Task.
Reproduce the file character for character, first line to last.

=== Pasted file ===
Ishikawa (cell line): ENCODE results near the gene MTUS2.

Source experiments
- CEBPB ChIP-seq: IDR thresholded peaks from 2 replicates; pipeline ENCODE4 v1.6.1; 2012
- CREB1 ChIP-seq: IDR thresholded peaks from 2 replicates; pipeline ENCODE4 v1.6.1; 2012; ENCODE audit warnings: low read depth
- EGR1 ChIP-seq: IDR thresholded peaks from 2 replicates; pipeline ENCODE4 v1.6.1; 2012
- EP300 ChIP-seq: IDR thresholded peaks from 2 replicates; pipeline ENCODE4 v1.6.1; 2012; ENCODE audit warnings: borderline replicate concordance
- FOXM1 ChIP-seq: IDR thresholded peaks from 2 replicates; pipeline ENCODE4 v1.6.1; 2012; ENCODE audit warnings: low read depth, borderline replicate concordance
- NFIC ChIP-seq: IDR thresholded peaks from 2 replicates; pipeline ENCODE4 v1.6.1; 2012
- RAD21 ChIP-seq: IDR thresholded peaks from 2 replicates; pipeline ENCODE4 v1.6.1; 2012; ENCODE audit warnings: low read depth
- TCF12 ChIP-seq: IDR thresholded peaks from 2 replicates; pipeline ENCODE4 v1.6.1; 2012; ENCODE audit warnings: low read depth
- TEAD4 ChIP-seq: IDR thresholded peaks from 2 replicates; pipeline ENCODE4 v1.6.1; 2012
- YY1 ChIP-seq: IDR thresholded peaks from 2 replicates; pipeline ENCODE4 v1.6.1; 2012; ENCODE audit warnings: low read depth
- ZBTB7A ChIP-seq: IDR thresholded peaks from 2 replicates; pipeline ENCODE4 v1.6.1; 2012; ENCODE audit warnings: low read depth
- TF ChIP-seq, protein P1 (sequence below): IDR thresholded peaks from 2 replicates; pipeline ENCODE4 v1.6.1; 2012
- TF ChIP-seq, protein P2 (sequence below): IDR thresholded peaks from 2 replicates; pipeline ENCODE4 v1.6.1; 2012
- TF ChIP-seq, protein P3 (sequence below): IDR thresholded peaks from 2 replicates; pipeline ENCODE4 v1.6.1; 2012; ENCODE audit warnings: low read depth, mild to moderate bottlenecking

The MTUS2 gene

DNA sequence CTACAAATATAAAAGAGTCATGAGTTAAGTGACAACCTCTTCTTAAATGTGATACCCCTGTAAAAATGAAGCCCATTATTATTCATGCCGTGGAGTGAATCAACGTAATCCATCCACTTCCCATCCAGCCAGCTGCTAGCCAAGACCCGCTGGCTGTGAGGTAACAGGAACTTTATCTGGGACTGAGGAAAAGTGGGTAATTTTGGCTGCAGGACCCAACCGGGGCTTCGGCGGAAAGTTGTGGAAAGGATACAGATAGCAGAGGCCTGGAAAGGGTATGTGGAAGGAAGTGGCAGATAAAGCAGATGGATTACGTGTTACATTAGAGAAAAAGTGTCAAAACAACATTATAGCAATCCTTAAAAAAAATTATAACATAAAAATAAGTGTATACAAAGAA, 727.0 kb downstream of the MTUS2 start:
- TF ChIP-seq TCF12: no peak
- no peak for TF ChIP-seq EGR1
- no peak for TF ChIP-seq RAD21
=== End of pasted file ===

Ishikawa (cell line): ENCODE results near the gene MTUS2.

Source experiments
- CEBPB ChIP-seq: IDR thresholded peaks from 2 replicates; pipeline ENCODE4 v1.6.1; 2012
- CREB1 ChIP-seq: IDR thresholded peaks from 2 replicates; pipeline ENCODE4 v1.6.1; 2012; ENCODE audit warnings: low read depth
- EGR1 ChIP-seq: IDR thresholded peaks from 2 replicates; pipeline ENCODE4 v1.6.1; 2012
- EP300 ChIP-seq: IDR thresholded peaks from 2 replicates; pipeline ENCODE4 v1.6.1; 2012; ENCODE audit warnings: borderline replicate concordance
- FOXM1 ChIP-seq: IDR thresholded peaks from 2 replicates; pipeline ENCODE4 v1.6.1; 2012; ENCODE audit warnings: low read depth, borderline replicate concordance
- NFIC ChIP-seq: IDR thresholded peaks from 2 replicates; pipeline ENCODE4 v1.6.1; 2012
- RAD21 ChIP-seq: IDR thresholded peaks from 2 replicates; pipeline ENCODE4 v1.6.1; 2012; ENCODE audit warnings: low read depth
- TCF12 ChIP-seq: IDR thresholded peaks from 2 replicates; pipeline ENCODE4 v1.6.1; 2012; ENCODE audit warnings: low read depth
- TEAD4 ChIP-seq: IDR thresholded peaks from 2 replicates; pipeline ENCODE4 v1.6.1; 2012
- YY1 ChIP-seq: IDR thresholded peaks from 2 replicates; pipeline ENCODE4 v1.6.1; 2012; ENCODE audit warnings: low read depth
- ZBTB7A ChIP-seq: IDR thresholded peaks from 2 replicates; pipeline ENCODE4 v1.6.1; 2012; ENCODE audit warnings: low read depth
- TF ChIP-seq, protein P1 (sequence below): IDR thresholded peaks from 2 replicates; pipeline ENCODE4 v1.6.1; 2012
- TF ChIP-seq, protein P2 (sequence below): IDR thresholded peaks from 2 replicates; pipeline ENCODE4 v1.6.1; 2012
- TF ChIP-seq, protein P3 (sequence below): IDR thresholded peaks from 2 replicates; pipeline ENCODE4 v1.6.1; 2012; ENCODE audit warnings: low read depth, mild to moderate bottlenecking

The MTUS2 gene

DNA sequence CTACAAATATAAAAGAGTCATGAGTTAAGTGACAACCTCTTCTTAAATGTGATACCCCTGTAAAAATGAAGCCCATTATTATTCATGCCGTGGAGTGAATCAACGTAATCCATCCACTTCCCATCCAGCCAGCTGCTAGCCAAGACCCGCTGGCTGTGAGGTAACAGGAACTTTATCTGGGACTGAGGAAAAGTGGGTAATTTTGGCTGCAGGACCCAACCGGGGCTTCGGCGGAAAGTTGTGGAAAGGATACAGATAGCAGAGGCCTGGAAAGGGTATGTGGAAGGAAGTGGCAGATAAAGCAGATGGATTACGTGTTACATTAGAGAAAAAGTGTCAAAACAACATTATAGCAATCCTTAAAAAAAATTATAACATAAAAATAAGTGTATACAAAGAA, 727.0 kb downstream of the MTUS2 start:
- TF ChIP-seq TCF12: no peak
- no peak for TF ChIP-seq EGR1
- no peak for TF ChIP-seq RAD21